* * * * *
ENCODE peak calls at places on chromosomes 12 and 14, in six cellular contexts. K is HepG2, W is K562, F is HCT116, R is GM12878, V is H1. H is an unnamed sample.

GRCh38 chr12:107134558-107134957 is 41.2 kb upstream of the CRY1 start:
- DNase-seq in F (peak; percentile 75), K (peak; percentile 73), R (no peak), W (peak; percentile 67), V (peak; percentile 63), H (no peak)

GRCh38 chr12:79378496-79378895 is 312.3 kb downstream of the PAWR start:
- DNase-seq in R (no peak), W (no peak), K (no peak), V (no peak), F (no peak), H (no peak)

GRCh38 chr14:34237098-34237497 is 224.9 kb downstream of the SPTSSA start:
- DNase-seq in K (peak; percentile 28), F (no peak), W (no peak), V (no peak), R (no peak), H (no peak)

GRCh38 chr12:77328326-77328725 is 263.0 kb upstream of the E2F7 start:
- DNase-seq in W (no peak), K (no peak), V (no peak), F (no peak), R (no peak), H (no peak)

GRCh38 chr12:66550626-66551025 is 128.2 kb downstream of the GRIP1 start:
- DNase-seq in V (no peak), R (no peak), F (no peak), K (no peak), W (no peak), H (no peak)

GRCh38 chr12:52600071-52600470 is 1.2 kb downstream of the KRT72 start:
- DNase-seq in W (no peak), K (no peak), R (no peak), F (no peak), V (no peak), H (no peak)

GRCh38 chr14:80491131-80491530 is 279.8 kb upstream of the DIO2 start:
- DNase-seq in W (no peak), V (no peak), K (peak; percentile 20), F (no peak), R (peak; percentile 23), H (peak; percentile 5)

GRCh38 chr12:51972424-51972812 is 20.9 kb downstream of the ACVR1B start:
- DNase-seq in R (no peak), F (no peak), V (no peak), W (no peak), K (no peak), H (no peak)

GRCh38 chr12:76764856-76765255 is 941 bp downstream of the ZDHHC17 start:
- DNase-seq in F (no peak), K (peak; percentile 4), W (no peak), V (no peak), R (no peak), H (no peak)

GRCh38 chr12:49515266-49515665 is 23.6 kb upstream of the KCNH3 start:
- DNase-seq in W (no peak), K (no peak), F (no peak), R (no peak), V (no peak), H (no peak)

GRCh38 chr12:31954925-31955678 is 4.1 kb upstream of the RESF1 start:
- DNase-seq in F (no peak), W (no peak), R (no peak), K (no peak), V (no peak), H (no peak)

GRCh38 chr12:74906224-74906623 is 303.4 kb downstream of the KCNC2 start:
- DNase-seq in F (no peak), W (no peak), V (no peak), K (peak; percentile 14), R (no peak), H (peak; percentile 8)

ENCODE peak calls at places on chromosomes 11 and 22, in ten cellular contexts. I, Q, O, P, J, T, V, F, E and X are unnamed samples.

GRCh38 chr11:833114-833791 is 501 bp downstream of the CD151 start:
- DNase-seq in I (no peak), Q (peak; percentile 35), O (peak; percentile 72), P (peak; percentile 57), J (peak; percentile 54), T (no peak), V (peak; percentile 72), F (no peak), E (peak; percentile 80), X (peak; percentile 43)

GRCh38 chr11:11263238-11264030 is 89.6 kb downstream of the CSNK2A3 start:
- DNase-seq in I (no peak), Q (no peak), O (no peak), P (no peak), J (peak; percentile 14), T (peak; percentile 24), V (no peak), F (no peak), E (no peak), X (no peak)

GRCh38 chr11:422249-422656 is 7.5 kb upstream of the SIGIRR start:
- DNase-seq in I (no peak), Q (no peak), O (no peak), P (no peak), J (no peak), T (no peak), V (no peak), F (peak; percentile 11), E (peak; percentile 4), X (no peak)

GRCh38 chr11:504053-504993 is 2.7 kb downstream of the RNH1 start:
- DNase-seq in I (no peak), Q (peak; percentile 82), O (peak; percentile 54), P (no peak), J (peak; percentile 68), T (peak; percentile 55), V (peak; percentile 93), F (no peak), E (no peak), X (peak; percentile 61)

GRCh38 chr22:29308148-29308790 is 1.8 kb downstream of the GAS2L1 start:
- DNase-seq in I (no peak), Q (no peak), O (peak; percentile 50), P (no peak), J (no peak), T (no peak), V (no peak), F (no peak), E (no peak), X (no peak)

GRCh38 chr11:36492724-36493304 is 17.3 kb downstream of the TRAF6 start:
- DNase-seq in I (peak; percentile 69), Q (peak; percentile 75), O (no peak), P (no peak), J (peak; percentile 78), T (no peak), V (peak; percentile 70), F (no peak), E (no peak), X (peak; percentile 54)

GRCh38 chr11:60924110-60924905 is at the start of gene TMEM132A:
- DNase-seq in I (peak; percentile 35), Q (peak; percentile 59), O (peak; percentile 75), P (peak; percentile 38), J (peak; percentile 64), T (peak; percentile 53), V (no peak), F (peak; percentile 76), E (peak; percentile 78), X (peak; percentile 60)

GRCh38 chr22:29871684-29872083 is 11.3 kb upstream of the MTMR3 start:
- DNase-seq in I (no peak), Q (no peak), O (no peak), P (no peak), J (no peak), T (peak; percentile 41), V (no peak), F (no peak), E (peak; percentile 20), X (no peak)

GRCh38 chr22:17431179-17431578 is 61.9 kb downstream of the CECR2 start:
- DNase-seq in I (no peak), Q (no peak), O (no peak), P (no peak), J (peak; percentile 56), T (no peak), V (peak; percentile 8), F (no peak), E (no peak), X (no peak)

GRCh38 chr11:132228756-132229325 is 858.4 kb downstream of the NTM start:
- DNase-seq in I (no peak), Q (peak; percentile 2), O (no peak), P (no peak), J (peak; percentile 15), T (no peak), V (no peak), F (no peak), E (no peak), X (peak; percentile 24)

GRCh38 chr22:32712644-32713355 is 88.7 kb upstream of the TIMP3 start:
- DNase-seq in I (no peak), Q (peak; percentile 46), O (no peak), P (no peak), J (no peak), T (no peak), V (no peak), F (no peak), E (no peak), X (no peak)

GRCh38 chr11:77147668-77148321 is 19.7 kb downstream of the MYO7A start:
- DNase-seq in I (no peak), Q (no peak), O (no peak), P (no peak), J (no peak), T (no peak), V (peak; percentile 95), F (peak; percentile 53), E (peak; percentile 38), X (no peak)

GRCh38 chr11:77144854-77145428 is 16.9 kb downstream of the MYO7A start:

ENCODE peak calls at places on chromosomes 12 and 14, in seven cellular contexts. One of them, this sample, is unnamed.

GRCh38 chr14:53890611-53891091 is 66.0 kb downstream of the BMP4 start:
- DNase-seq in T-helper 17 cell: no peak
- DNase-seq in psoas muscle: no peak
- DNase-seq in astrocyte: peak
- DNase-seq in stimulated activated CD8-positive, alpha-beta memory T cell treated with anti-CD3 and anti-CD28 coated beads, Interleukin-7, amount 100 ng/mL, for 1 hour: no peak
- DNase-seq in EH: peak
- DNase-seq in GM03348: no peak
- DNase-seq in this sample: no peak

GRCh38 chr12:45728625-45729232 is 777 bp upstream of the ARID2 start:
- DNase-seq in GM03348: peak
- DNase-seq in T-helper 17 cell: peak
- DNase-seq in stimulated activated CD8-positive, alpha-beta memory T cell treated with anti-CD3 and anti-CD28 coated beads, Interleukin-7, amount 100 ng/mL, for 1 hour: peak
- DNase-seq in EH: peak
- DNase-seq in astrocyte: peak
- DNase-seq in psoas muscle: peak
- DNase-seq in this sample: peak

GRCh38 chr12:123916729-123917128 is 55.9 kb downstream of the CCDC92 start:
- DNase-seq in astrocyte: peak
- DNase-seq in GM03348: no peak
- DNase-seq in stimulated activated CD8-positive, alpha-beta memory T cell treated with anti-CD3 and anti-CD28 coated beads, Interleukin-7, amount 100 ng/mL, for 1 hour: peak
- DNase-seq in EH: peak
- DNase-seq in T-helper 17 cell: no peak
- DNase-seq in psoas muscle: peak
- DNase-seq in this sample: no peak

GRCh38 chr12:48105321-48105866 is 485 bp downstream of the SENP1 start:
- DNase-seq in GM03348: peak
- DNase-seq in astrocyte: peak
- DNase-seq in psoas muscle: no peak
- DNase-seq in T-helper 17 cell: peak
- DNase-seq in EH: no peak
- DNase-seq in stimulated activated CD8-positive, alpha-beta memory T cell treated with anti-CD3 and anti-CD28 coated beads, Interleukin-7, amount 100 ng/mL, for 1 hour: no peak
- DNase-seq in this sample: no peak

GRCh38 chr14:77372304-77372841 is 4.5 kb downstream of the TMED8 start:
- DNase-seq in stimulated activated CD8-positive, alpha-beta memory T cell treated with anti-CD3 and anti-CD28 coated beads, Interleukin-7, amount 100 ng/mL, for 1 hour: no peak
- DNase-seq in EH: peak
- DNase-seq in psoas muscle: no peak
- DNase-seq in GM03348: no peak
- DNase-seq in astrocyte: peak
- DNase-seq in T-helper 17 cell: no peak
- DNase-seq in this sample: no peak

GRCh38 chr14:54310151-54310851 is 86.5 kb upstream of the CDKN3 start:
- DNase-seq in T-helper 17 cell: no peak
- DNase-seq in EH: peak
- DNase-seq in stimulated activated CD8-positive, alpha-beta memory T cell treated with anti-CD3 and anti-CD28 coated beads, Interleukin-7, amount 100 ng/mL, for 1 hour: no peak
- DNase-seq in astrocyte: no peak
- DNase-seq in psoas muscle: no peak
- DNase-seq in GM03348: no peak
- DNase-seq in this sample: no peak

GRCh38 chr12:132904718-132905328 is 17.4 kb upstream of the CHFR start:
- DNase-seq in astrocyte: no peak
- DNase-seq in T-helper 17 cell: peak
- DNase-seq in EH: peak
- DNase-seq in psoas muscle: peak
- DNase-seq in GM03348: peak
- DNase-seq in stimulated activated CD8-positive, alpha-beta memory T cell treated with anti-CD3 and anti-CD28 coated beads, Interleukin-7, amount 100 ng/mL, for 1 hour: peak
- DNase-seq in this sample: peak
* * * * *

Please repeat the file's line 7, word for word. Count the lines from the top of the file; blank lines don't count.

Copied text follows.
- DNase-seq in K (peak; percentile 28), F (no peak), W (no peak), V (no peak), R (no peak), H (no peak)